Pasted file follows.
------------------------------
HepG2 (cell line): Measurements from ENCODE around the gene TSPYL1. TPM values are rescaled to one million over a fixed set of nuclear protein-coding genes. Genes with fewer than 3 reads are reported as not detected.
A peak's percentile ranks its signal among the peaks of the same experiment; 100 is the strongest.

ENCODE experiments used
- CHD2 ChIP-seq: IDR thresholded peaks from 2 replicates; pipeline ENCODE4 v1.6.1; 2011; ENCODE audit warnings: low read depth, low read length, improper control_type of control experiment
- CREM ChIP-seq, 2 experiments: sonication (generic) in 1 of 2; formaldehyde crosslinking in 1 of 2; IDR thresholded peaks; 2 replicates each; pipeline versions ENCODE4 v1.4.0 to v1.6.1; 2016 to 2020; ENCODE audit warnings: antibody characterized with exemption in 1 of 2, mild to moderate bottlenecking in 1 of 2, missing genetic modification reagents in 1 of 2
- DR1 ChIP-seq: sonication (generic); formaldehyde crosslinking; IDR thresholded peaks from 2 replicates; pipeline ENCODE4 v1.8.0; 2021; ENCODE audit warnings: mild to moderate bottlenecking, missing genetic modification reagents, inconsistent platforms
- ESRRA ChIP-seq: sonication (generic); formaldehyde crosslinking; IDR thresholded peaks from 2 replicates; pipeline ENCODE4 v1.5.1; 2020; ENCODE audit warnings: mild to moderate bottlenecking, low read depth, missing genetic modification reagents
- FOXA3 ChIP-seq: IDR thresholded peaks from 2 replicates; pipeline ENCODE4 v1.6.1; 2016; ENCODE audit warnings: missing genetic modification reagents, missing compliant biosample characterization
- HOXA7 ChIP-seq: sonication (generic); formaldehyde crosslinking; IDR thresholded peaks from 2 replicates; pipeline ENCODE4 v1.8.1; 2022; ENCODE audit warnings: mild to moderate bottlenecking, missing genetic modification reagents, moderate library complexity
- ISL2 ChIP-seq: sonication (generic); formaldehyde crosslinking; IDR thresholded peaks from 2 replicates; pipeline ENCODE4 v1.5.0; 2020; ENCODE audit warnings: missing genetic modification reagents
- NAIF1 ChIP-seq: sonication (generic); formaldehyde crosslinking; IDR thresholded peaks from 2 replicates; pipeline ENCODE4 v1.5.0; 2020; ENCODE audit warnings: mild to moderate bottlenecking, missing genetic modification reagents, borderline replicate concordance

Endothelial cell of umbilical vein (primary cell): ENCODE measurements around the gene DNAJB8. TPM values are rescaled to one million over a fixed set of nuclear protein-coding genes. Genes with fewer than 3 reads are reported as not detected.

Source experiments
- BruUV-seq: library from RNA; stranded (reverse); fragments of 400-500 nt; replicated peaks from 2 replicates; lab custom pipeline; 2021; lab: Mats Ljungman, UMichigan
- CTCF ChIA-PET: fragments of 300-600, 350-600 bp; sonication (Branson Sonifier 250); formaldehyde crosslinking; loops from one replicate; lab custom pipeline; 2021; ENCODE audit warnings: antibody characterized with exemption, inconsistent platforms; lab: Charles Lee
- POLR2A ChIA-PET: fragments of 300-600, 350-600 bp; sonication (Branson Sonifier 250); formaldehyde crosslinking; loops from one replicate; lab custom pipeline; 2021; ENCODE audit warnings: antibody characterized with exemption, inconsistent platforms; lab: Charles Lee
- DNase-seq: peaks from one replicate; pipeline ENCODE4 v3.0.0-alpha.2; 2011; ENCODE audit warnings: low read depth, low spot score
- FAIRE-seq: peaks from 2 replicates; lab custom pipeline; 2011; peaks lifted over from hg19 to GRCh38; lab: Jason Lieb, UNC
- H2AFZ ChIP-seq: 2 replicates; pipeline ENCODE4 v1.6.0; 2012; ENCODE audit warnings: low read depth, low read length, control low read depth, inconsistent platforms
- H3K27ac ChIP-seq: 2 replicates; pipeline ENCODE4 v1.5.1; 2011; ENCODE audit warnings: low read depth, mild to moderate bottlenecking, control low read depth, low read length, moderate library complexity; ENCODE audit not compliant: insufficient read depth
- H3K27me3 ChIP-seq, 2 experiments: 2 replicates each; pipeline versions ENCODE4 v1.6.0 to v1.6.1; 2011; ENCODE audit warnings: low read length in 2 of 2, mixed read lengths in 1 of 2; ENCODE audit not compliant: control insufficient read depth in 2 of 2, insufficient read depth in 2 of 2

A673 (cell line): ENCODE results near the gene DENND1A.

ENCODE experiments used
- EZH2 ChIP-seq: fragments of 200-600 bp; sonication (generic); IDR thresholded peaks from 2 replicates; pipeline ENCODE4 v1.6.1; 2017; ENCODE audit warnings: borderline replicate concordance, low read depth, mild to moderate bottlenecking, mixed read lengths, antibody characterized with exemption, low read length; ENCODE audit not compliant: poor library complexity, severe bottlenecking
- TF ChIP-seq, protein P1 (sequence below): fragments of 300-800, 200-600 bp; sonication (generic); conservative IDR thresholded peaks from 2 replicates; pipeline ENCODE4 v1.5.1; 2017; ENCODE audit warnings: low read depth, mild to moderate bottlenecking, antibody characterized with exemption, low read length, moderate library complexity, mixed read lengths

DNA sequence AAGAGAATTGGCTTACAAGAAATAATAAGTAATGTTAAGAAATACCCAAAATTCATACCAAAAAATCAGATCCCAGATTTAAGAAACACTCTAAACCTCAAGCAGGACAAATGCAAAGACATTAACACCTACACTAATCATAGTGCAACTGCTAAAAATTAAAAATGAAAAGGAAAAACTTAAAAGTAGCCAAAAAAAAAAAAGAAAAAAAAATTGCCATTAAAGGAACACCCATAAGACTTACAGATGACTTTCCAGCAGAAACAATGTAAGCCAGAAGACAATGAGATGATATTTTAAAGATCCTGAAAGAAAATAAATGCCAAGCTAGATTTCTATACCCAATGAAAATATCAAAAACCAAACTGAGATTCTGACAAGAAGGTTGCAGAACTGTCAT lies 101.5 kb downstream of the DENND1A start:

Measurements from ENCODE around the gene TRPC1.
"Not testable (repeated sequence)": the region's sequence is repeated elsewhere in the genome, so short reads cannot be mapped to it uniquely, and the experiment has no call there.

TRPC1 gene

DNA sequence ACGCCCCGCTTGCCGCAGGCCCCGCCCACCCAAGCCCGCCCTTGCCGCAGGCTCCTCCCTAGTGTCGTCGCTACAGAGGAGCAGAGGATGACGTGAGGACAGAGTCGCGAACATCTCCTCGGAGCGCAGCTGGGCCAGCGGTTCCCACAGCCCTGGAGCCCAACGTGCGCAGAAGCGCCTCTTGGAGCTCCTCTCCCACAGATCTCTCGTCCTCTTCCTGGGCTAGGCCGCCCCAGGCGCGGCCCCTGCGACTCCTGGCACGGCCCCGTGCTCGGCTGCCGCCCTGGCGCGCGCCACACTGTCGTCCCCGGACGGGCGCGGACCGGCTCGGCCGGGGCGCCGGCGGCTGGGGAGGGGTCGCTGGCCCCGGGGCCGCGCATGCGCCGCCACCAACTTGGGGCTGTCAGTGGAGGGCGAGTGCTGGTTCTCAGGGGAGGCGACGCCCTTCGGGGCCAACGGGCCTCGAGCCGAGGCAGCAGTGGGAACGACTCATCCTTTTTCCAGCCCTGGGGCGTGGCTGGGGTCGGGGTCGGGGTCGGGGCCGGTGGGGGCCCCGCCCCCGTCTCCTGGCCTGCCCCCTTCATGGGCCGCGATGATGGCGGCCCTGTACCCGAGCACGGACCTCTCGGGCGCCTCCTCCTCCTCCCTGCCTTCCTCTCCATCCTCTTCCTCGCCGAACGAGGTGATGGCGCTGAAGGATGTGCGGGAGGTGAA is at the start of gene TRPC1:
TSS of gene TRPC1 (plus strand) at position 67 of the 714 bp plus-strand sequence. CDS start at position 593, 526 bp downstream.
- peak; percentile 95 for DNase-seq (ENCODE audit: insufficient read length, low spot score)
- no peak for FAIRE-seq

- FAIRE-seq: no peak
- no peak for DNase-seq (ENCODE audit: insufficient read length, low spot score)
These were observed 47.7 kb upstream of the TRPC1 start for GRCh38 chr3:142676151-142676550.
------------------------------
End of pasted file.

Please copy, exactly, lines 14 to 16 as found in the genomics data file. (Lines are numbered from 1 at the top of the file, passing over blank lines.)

- BruUV-seq: library from RNA; stranded (reverse); fragments of 400-500 nt; replicated peaks from 2 replicates; lab custom pipeline; 2021; lab: Mats Ljungman, UMichigan
- CTCF ChIA-PET: fragments of 300-600, 350-600 bp; sonication (Branson Sonifier 250); formaldehyde crosslinking; loops from one replicate; lab custom pipeline; 2021; ENCODE audit warnings: antibody characterized with exemption, inconsistent platforms; lab: Charles Lee
- POLR2A ChIA-PET: fragments of 300-600, 350-600 bp; sonication (Branson Sonifier 250); formaldehyde crosslinking; loops from one replicate; lab custom pipeline; 2021; ENCODE audit warnings: antibody characterized with exemption, inconsistent platforms; lab: Charles Lee